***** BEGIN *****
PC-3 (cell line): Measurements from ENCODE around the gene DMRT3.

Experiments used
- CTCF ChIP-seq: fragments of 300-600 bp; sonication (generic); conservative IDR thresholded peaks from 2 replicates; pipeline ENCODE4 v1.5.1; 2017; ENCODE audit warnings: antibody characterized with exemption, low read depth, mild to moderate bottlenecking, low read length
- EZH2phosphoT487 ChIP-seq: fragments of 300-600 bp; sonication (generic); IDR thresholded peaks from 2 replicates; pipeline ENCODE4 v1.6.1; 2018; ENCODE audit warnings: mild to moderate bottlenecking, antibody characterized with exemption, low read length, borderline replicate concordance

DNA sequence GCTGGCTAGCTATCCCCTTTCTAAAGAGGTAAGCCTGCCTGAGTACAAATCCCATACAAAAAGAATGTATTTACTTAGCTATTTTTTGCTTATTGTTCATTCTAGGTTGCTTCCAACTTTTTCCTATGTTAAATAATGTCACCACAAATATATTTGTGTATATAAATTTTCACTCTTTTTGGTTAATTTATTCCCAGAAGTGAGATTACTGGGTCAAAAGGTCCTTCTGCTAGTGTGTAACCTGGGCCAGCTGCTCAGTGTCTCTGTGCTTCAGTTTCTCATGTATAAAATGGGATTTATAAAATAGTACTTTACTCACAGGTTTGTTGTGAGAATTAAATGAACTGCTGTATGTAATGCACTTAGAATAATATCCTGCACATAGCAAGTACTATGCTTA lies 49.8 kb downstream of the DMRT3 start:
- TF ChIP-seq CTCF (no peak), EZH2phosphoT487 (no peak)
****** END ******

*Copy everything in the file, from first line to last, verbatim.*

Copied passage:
PC-3 (cell line): Measurements from ENCODE around the gene DMRT3.

Experiments used
- CTCF ChIP-seq: fragments of 300-600 bp; sonication (generic); conservative IDR thresholded peaks from 2 replicates; pipeline ENCODE4 v1.5.1; 2017; ENCODE audit warnings: antibody characterized with exemption, low read depth, mild to moderate bottlenecking, low read length
- EZH2phosphoT487 ChIP-seq: fragments of 300-600 bp; sonication (generic); IDR thresholded peaks from 2 replicates; pipeline ENCODE4 v1.6.1; 2018; ENCODE audit warnings: mild to moderate bottlenecking, antibody characterized with exemption, low read length, borderline replicate concordance

DNA sequence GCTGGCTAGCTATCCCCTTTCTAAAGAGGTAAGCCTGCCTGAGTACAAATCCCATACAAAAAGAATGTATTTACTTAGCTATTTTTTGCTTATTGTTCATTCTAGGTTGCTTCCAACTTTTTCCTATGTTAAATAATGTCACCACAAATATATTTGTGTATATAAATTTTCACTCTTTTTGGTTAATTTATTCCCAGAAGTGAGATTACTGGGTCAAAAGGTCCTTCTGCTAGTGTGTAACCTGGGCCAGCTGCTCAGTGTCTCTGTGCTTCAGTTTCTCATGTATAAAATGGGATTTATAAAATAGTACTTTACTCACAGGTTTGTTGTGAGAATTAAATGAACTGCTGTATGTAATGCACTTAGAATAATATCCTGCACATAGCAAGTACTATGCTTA lies 49.8 kb downstream of the DMRT3 start:
- TF ChIP-seq CTCF (no peak), EZH2phosphoT487 (no peak)